There has been a long running debate in employment law as to whether, and if so in what circumstances, an employer can be held liable to its employees for the discriminatory acts of third parties.
The Equality Act 2010 made employers liable for any incident of third party harassment where the employer knew that that the employee had been harassed by that third party on at least two prior occasions. Essentially, it was a three strikes and out approach to third party harassment. That provision was repealed in 2013 and since that date there has been no statutory provision under which employers can be held to be liable to their employees for harassment by a third party. There are however limits to that general principle.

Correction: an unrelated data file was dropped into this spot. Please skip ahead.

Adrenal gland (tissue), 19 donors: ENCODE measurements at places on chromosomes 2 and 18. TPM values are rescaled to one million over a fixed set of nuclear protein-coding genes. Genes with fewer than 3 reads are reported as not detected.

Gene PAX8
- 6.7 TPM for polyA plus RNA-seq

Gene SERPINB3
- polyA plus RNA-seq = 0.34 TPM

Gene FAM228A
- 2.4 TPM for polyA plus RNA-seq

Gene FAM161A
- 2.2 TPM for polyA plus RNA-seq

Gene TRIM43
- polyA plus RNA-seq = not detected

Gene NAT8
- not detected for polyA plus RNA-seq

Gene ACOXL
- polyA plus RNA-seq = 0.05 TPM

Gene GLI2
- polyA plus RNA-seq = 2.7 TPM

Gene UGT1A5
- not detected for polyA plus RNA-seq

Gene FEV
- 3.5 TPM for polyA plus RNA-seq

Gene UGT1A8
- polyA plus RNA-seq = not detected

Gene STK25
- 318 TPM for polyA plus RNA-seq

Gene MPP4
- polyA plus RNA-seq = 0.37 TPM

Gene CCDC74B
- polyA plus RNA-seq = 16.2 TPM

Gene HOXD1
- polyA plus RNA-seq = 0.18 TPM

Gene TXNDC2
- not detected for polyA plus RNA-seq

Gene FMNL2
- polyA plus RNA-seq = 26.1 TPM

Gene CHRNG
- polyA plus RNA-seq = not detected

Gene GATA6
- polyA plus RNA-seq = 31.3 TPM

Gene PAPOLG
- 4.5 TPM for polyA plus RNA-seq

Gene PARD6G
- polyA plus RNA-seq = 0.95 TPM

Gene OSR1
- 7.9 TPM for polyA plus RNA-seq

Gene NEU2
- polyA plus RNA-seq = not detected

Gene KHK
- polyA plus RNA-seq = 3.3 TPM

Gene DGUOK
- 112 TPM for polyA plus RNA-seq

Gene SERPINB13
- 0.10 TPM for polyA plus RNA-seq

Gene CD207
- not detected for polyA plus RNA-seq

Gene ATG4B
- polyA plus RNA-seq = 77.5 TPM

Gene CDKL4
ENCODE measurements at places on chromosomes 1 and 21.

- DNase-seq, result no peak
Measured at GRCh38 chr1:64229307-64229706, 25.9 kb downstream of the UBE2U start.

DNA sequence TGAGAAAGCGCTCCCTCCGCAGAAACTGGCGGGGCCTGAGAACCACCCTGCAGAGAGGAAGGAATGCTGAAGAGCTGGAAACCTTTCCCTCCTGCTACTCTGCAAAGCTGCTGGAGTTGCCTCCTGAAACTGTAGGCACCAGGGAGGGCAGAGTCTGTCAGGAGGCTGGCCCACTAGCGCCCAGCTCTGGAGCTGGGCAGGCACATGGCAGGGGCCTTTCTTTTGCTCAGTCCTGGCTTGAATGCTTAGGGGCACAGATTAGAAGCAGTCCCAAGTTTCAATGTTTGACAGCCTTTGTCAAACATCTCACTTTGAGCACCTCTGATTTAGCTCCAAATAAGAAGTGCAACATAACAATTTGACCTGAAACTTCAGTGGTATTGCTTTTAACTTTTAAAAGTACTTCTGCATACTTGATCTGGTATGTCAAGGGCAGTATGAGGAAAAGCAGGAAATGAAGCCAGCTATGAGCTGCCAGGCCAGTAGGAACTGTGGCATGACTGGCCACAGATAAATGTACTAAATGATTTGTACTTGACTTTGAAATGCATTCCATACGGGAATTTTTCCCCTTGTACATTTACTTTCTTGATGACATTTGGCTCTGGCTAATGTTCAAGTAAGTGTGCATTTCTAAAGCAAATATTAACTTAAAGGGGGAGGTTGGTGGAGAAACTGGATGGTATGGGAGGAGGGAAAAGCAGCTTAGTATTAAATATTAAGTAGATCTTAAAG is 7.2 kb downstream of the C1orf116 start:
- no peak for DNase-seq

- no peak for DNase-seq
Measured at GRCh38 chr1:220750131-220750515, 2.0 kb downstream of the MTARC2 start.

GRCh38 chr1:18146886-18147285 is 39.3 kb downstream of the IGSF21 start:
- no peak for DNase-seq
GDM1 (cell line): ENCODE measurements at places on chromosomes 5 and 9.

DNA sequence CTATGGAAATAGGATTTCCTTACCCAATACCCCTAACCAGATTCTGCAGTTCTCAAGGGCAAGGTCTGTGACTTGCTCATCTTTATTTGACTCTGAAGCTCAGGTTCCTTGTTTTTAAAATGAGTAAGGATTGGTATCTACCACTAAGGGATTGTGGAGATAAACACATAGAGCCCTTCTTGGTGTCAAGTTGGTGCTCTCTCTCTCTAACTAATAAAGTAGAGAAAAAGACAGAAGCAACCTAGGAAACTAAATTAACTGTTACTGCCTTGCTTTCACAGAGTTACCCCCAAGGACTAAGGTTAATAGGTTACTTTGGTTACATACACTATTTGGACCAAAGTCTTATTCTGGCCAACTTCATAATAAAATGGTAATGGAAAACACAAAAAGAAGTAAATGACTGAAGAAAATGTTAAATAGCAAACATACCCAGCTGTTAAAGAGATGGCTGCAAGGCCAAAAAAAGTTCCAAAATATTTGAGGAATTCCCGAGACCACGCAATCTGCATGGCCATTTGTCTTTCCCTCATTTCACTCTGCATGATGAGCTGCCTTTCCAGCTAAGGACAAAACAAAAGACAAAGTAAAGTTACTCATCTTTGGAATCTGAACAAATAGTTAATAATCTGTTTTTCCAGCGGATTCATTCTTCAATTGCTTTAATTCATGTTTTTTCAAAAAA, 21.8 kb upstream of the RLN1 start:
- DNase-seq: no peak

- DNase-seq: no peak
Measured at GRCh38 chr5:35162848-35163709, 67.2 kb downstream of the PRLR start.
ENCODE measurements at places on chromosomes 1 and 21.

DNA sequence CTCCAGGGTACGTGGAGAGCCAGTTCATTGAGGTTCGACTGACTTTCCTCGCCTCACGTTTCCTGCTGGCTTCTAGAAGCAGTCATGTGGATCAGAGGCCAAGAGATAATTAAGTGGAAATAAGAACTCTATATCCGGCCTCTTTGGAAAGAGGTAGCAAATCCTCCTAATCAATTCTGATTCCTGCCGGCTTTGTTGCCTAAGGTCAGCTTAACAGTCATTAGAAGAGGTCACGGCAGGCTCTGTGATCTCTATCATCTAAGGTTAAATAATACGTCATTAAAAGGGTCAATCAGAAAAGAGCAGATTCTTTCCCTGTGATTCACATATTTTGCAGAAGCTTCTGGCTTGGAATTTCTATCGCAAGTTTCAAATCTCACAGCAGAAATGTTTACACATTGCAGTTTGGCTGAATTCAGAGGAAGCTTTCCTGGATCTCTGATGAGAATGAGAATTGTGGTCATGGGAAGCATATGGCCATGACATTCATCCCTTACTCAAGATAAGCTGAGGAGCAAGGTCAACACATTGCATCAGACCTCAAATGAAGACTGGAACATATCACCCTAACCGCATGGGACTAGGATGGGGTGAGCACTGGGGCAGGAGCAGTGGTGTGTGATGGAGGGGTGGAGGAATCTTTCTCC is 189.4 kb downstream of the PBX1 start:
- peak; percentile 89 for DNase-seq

In the case of Bessong v Pennine Care UKEAT/0247/18 a mental health nurse was assaulted and racially abused by a patient. The employer was not held to be liable for third party harassment per se, but it was liable for failing to ensure incidents of racial abuse were reported which was said to amount to indirect discrimination. The EAT also took the view that, while current legislation does not render employers liable to employees for third party harassment, it would be unlawful if it could be shown that an employer’s failure to act to prevent harassment was related to the employee’s race.